Well, this latest news comes as a big shocker to everyone following the Nokia and to us too. We already know that Nokia is fighting very hard to alive in handset market. As a part of their new strategy Nokia was seen shutting down many of its plants and offices worldwide and they also fully sold of the Qt division to Digia today. As a pioneer in mobiles and related technology Nokia had wide a portfolio of patents. And Nokia has now turned to their patents to raise some cash. Nokia is selling their over 500 patents to Vringo. These patents include those related to 2G, 2.5G, 3G and 4G and related technologies and include GSM, WCDMA, T63, T64, DECT, IETF, LTE, SAE, and OMA. Virngo will have to pay $22 million to Nokia on and 14th September 2012. While the every single company in the industry is trying hard to acquire as many patents as they can Nokia is doing the exactly opposite. All we can say is Desperate times call for desperate measures.
Here’s the excerpt from official press release,
Patent Purchase Agreement
On August 9, 2012, Vringo, Inc. (the “Company”) entered into a Patent Purchase Agreement (the “Patent Purchase Agreement”) with Nokia Corporation (“Nokia”) pursuant to which Nokia agreed to sell to the Company a portfolio consisting of over 500 patents and patent applications worldwide, including 109 issued United States patents. The Company agreed to compensate Nokia with a cash payment and certain ongoing rights in revenues generated from the patent portfolio.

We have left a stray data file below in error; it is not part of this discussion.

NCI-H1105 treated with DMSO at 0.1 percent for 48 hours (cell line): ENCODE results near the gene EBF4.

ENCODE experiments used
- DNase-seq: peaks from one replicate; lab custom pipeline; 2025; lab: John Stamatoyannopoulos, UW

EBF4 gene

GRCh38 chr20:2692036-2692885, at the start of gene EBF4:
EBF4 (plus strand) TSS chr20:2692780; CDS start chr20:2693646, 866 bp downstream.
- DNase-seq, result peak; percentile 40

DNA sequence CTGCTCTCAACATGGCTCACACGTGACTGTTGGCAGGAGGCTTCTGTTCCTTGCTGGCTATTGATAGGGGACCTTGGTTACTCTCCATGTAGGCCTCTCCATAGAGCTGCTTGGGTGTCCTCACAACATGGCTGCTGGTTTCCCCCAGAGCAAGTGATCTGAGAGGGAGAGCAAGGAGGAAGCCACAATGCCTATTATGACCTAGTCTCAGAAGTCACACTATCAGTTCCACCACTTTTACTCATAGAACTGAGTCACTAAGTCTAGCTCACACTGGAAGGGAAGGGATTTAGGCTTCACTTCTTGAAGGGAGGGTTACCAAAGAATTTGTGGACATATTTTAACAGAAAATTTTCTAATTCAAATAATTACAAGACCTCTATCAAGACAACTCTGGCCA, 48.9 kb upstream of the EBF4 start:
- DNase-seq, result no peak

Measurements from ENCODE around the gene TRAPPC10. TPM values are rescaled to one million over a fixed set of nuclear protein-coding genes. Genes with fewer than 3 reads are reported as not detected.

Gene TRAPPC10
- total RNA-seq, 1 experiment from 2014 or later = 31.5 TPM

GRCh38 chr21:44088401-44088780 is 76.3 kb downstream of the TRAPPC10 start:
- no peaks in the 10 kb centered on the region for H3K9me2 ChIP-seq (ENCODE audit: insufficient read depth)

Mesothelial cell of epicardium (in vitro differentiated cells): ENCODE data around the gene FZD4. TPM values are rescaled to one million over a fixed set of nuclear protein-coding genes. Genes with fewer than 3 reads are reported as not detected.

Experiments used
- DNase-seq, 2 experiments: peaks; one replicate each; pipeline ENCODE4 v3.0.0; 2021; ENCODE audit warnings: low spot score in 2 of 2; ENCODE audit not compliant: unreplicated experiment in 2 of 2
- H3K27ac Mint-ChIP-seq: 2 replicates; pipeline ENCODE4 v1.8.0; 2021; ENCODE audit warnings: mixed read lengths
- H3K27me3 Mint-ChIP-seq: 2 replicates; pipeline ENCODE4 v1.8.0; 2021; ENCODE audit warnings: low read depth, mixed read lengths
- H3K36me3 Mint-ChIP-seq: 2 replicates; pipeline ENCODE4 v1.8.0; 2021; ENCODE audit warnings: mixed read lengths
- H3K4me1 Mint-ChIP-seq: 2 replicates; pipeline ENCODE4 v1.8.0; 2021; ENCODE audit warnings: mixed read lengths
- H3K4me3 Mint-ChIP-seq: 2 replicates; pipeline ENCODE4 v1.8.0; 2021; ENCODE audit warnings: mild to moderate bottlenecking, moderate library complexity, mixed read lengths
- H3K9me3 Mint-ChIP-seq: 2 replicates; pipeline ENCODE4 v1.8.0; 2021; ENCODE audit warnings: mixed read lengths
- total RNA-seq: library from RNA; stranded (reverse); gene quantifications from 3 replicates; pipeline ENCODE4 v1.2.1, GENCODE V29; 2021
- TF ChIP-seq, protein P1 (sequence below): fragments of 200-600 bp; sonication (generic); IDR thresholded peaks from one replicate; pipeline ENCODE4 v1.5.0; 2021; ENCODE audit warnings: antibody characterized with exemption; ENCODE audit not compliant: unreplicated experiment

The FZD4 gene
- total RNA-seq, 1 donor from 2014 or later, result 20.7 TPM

The portfolio encompasses a broad range of technologies relating to cellular infrastructure, including communication management, data and signal transmission, mobility management, radio resources management and services.
Thirty-one of the 124 patent families acquired have been declared essential by Nokia to wireless communications standards. Standards represented in the portfolio are commonly known as 2G, 2.5G, 3G and 4G and related technologies and include GSM, WCDMA, T63, T64, DECT, IETF, LTE, SAE, and OMA.
The purchase price for the portfolio is $22 million, plus to the extent that the gross revenue (as defined in the Patent Purchase Agreement) generated by such portfolio exceeds $22 million, a royalty of 35% of such excess. The $22 million payment shall be paid to Nokia on or before September 14, 2012. The Patent Purchase Agreement provides that Nokia and its affiliates will retain a non-exclusive, worldwide and fully paid-up license (without the right to grant sublicenses) to the portfolio for the sole purpose of supplying (as defined in the Patent Purchase Agreement) Nokia’s products. The Patent Purchase Agreement also provides that if the Company brings a proceeding against Nokia or its affiliates within seven years, Nokia shall have the right to re-acquire the patent portfolio for a nominal amount.